The previous mass extinction, which wiped out the dinosaurs, happened about 65 million years ago, likely from a catastrophic asteroid that collided with Earth. In contrast, the looming sixth mass extinction is linked to human activity, Rodolfo Dirzo, a professor of biology at Stanford University in California, said in a statement. Dirzo is the lead author of the new review of past research on the topic, which suggests Earth is in the early days of this sixth mass extinction.

A past study, which involved data from the fossil record and modern-day conservation biology, suggested Earth could enter such a mass extinction within the next 300 to 2,000 years. That study was detailed in the March 2, 2011, issue of the journal Nature.

Up to one-third of all vertebrates are threatened or endangered, the researchers said. Large animals — such as elephants, rhinoceroses and polar bears — have the highest rates of decline, which is a trend shared by other mass extinctions. These large animals are at particular risk because they tend to have few offspring and low population growth rates. Hunters and poachers, however, find their fur, meat, tusks or horns attractive targets.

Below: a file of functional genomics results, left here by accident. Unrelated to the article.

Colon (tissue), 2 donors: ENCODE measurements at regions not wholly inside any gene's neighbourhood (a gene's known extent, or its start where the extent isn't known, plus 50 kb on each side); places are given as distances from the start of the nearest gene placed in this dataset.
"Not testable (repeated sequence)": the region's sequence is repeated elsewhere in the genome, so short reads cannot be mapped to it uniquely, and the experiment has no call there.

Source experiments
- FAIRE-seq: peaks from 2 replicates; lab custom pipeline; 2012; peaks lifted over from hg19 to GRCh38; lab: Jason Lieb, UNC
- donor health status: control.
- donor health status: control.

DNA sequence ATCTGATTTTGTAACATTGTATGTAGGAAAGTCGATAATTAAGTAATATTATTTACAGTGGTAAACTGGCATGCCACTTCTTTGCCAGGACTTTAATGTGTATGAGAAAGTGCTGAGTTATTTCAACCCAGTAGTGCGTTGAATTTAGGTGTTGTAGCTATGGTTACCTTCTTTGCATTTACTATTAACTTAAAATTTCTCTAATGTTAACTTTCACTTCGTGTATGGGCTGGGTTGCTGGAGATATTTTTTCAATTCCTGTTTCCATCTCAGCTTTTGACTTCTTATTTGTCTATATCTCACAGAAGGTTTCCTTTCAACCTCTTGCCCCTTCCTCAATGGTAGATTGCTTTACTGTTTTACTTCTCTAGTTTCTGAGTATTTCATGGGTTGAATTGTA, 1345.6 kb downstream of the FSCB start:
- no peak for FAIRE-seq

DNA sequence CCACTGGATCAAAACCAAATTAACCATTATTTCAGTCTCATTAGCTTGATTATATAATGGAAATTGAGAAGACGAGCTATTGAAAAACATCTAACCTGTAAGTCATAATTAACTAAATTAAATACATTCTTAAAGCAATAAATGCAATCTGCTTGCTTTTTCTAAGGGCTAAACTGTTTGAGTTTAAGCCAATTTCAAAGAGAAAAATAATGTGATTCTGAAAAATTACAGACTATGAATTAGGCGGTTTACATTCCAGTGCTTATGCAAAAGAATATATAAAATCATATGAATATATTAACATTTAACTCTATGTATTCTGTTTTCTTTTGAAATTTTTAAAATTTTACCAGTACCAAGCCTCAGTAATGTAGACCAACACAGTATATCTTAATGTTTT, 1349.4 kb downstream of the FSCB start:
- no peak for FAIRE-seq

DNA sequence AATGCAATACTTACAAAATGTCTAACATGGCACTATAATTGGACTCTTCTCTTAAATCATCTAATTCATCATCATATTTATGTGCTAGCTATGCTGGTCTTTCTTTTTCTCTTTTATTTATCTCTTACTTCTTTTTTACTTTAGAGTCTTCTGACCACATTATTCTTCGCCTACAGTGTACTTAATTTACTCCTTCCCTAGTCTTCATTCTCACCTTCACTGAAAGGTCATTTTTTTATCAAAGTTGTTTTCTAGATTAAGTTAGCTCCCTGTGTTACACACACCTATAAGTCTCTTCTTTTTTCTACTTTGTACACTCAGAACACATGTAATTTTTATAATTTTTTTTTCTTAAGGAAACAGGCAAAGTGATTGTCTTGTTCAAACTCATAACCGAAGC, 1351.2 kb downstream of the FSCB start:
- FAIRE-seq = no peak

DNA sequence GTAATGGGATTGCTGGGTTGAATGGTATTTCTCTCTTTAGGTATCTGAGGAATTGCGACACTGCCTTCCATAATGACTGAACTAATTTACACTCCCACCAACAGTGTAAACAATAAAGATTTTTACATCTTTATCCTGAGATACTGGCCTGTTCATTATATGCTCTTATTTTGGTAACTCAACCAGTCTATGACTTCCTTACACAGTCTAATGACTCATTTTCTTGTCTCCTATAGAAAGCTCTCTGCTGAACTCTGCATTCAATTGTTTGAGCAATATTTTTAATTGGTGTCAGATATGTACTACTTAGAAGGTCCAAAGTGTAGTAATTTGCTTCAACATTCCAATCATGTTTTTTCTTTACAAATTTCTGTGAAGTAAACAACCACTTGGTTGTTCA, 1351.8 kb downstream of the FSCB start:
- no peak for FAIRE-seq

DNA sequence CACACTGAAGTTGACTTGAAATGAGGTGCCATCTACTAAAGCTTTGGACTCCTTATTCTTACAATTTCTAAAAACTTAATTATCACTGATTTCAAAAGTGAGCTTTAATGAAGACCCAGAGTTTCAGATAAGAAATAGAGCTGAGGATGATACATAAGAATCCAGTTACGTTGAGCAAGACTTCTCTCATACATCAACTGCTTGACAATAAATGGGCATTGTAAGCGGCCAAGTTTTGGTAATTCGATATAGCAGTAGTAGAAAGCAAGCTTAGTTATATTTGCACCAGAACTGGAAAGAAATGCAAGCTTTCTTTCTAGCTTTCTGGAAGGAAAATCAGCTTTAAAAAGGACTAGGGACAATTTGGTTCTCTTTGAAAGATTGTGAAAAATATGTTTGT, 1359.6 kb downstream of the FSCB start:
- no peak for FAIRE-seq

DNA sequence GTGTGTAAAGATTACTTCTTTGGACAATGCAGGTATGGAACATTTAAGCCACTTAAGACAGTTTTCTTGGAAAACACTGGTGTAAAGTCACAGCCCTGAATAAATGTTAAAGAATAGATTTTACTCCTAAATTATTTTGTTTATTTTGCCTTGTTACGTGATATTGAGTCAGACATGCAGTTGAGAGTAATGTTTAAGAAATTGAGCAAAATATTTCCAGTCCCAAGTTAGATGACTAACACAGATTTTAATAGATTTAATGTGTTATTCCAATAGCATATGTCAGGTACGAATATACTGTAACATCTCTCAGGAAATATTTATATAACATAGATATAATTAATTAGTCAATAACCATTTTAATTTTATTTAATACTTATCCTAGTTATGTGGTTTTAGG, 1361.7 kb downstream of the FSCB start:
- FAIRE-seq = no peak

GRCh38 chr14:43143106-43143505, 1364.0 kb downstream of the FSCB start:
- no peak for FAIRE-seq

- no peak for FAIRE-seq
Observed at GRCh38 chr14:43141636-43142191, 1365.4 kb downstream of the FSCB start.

Losing a species of large animal can have unexpected effects on the ecosystem and nearby human developments, a process known as defaunation. In one study, researchers isolated patches of land from animals, including zebra, giraffes and elephants. Without the animals, the grass and shrubs grew tall, and the soil became looser. Rodents quickly took over and doubled in numbers, eating the seeds from the plants and living in the patchy soil that was relatively predator-free.

Rodents can carry diseases and parasites that infect people, the researchers said.